Introduction to the Economic Census
PURPOSES AND USES OF THE ECONOMIC CENSUS
The economic census is the major source of facts about the structure and functioning of the Nation's economy. It provides essential information for government, business, industry, and the general public. Title 13 of the United States Code (Sections 131, 191, and 224) directs the Census Bureau to take the economic census every 5 years, covering years ending in "2" and "7".
The economic census furnishes an important part of the framework for such composite measures as the gross domestic product estimates, input/output measures, production and price indexes, and other statistical series that measure short-term changes in economic conditions. Specific uses of economic census data include the following:
- Policymaking agencies of the federal government use the data to monitor economic activity and to assess the effectiveness of policies.
- State and local governments use the data to assess business activities and tax bases within their jurisdictions and to develop programs to attract business.
- Trade associations study trends in their own and competing industries, which allows them to keep their members informed of market changes.
- Individual businesses use the data to locate potential markets and to analyze their own production and sales performance relative to industry or area averages.
BASIS OF REPORTING
The economic census is conducted on an establishment basis. A company operating at more than one location is required to file a separate report for each store, factory, shop, or other location. Each establishment is assigned a separate industry classification based on its primary activity and not that of its parent company.
AVAILABILITY OF ADDITIONAL DATA
All results of the 2002 Economic Census are available on the Census Bureau Internet site (www.census.gov) and on compact discs and digital versatile discs (CD-ROMs and DVD-ROMs) for sale by the Census Bureau. The American FactFinder system at the Web site allows selective retrieval and downloading of the data. For more information, including a description of reports being issued, see the Web site, write to the U.S. Census Bureau, Washington, DC 20233-8300, or call Customer Services at 301-763-4636.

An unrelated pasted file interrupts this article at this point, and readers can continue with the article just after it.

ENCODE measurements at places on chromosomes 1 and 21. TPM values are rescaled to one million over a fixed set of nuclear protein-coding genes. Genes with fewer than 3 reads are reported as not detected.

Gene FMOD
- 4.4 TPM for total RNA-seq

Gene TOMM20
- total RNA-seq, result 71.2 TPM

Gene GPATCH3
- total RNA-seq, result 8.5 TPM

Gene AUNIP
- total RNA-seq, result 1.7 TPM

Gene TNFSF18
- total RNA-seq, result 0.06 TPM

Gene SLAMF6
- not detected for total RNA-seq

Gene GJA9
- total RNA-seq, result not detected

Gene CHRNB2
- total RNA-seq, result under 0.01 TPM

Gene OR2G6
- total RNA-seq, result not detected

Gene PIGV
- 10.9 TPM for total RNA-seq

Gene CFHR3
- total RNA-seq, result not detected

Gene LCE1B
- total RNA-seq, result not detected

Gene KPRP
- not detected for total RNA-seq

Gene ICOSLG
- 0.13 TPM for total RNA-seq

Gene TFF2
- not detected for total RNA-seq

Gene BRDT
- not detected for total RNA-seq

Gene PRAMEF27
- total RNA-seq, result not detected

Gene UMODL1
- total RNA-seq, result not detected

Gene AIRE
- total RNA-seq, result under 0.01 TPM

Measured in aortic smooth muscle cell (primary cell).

The economic census has been taken as an integrated program at 5-year intervals since 1967 and before that for 1954, 1958, and 1963. Prior to that time, individual components of the economic census were taken separately at varying intervals.
The economic census traces its beginnings to the 1810 Decennial Census, when questions on manufacturing were included with those for population. Coverage of economic activities was expanded for the 1840 Decennial Census and subsequent censuses to include mining and some commercial activities. The 1905 Manufactures Census was the first time a census was taken apart from the regular decennial population census. Censuses covering retail and wholesale trade and construction industries were added in 1930, as were some service trades in 1933. Censuses of construction, manufacturing, and the other business service censuses were suspended during World War II.
The 1954 Economic Census was the first census to be fully integrated, providing comparable census data across economic sectors and using consistent time periods, concepts, definitions, classifications, and reporting units. It was the first census to be taken by mail, using lists of firms provided by the administrative records of other Federal agencies. Since 1963, administrative records also have been used to provide basic statistics for very small firms, reducing or eliminating the need to send them census report forms.
The range of industries covered in the economic censuses expanded between 1967 and 2002. The census of construction industries began on a regular basis in 1967, and the scope of service industries, introduced in 1933, was broadened in 1967, 1977, and 1987. While a few transportation industries were covered as early as 1963, it was not until 1992 that the census broadened to include all of transportation, communications, and utilities. Also new for 1992 was coverage of financial, insurance, and real estate industries. With these additions, the economic census and the separate census of governments and census of agriculture collectively covered roughly 98 percent of all economic activity. New for 2002 is coverage of four industries classified in the Agriculture, Forestry, and Fishing sector under the SIC system: landscape agricultural services, landscaping services, veterinary services, and pet care services.
Printed statistical reports from the 1997 and earlier censuses provide historical figures for the study of long-term time series and are available in some large libraries. CD-ROMs issued from the 1987, 1992, and 1997 Economic Censuses contain databases including all or nearly all data published in print, plus additional statistics, such as ZIP Code statistics, published only on CD-ROM.
SOURCES FOR MORE INFORMATION
More information about the scope, coverage, classification system, data items, and publications for each of the economic censuses and related surveys is published in the Guide to the 2002 Economic Census at http://www.census.gov/econ/census02/guide/index.html. More information on the methodology, procedures, and history of the censuses will be published in the History of the 2002 Economic Census at http://www.census.gov/econ/census02/guide/g02chist.htm#START